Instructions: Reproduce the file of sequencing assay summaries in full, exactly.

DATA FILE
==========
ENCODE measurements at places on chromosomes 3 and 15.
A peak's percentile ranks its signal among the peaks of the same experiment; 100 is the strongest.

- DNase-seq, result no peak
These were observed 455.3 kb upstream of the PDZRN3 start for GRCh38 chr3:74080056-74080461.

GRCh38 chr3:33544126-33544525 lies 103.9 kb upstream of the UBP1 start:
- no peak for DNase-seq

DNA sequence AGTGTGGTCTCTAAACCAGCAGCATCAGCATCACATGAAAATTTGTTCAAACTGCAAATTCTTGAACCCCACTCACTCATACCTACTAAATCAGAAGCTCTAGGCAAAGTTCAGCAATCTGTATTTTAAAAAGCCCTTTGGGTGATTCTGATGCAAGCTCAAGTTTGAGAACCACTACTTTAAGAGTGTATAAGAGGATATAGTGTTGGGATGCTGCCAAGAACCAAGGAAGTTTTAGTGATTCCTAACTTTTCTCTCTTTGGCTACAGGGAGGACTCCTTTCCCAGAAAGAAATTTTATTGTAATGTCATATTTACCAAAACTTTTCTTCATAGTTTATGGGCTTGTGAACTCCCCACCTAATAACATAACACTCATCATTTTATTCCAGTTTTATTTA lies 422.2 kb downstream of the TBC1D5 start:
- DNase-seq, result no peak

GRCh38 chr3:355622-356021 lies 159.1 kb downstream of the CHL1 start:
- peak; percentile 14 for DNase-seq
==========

ENCODE measurements at places on chromosomes 3 and 15.
A peak's percentile ranks its signal among the peaks of the same experiment; 100 is the strongest.

- DNase-seq, result no peak
These were observed 455.3 kb upstream of the PDZRN3 start for GRCh38 chr3:74080056-74080461.

GRCh38 chr3:33544126-33544525 lies 103.9 kb upstream of the UBP1 start:
- no peak for DNase-seq

DNA sequence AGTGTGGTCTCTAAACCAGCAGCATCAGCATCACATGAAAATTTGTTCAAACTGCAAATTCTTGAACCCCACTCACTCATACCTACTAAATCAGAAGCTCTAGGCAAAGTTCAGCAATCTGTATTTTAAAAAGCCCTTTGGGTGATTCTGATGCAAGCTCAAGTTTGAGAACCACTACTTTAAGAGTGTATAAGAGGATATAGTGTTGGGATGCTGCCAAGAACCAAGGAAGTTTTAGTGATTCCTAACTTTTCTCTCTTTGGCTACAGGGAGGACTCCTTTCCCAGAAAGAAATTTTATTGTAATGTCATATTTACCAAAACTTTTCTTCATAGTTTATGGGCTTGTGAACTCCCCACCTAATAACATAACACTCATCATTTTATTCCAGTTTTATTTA lies 422.2 kb downstream of the TBC1D5 start:
- DNase-seq, result no peak

GRCh38 chr3:355622-356021 lies 159.1 kb downstream of the CHL1 start:
- peak; percentile 14 for DNase-seq